Onsite Construction

This course is suitable for anyone wanting a career in construction, specifically in bricklaying, carpentry and joinery, plastering or painting and decorating.

All students will develop a general understanding of construction, including:

  • health and safety
  • the science behind building design, surveying and planning
  • making accurate and appropriate measurements
  • construction methods
  • building regulations and standards

They will also choose one of the following specialisms:

  • bricklaying
  • carpentry and joinery
  • plastering
  • painting and decorating

To find out more about the content of this T Level, download the:

Building Services Engineering for Construction

This course is suitable for anyone wanting a career in construction, specifically in areas such as electric installation and maintenance, plumbing or heating.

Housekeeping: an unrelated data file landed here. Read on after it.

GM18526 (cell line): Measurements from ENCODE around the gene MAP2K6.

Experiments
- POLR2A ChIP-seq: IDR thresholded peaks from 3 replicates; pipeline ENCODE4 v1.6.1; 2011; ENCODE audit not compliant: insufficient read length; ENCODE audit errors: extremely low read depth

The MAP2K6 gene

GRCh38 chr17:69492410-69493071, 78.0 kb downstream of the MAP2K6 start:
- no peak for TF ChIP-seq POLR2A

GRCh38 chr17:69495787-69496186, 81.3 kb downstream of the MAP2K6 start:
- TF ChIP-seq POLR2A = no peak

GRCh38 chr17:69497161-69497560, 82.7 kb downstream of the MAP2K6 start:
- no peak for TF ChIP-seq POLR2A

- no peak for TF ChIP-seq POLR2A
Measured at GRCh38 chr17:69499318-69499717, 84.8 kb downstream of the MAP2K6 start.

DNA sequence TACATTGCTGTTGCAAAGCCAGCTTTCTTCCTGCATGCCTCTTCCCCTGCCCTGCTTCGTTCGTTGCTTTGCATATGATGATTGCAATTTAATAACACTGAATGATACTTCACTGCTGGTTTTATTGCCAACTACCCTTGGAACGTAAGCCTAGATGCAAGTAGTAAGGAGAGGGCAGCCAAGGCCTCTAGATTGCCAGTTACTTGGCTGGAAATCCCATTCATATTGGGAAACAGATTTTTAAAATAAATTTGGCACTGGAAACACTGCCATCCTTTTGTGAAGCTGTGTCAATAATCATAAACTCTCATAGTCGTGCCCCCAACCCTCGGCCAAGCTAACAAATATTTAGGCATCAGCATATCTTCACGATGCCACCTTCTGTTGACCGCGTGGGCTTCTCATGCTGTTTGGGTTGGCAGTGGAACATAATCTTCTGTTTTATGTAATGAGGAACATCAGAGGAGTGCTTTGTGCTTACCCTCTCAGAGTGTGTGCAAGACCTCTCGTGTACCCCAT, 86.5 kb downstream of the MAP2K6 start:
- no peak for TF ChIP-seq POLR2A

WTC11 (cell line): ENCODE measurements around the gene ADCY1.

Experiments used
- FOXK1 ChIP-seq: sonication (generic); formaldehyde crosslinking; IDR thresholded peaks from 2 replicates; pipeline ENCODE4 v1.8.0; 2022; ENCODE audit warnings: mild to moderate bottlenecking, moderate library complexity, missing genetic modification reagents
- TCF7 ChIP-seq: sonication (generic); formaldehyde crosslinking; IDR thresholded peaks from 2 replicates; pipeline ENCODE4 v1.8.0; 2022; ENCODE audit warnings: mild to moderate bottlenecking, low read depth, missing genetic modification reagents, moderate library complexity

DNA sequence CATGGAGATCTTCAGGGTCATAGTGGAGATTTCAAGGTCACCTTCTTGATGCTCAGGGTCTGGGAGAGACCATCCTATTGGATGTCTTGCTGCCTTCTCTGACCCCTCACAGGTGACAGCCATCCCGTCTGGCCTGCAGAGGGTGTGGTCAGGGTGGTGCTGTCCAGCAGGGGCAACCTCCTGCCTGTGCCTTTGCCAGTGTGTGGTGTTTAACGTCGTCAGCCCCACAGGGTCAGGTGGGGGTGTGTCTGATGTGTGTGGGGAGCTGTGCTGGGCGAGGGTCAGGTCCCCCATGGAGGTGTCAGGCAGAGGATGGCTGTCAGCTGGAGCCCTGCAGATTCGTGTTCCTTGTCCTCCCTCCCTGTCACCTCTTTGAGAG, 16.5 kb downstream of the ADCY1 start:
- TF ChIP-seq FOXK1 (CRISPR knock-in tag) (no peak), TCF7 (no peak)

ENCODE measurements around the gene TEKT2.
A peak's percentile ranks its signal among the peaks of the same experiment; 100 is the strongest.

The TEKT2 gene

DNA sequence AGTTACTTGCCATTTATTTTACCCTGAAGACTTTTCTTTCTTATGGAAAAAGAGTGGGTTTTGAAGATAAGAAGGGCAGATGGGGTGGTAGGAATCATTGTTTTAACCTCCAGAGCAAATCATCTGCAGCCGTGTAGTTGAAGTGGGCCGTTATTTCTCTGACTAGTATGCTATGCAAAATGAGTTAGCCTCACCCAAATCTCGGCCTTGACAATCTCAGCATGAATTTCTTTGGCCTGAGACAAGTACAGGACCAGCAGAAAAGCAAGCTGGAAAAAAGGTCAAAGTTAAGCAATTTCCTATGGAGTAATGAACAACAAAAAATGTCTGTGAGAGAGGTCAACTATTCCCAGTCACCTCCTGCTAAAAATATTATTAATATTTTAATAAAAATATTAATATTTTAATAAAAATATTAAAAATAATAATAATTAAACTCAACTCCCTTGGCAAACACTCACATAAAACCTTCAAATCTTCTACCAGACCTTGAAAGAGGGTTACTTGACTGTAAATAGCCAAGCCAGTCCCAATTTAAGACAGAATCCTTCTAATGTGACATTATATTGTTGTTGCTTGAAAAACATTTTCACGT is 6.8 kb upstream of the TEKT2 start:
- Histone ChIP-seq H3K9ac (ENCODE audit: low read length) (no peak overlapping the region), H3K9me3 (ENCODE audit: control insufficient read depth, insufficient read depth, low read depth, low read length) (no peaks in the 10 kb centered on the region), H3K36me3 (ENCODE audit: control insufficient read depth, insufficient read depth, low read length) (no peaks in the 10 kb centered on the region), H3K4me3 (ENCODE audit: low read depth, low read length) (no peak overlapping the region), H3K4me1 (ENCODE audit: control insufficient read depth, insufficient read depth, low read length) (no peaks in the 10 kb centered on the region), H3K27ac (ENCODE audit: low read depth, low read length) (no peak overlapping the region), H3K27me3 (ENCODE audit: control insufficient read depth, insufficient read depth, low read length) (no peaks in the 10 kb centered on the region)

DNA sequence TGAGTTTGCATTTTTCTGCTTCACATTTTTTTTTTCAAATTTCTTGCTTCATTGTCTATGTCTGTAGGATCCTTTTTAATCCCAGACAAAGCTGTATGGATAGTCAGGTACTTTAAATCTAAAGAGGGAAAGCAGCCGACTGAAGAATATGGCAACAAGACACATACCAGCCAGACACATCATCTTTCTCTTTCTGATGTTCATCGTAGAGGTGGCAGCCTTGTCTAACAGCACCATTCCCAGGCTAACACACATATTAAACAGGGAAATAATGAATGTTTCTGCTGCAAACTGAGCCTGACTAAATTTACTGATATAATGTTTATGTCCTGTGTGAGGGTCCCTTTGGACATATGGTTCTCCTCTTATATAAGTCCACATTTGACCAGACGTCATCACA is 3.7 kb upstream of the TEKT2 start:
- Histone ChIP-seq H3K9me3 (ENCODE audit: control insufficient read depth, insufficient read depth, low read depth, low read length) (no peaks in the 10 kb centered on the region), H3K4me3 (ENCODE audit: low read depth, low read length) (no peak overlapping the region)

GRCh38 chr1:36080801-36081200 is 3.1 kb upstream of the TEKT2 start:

Students will develop an understanding of a broad range of issues relevant to the construction sector, and topics specific to design, surveying and planning, including:

  • building technology principles
  • building services engineering systems
  • maintenance principles
  • tools, equipment and materials

They will also choose one of the following specialisms:

  • electrical and electronic equipment engineering
  • electrotechnical engineering
  • gas engineering
  • protection systems engineering
  • plumbing and heating engineering
  • heating engineering and ventilation
  • refrigeration engineering and air conditioning engineering

To find out more about the content of this T Level, download the: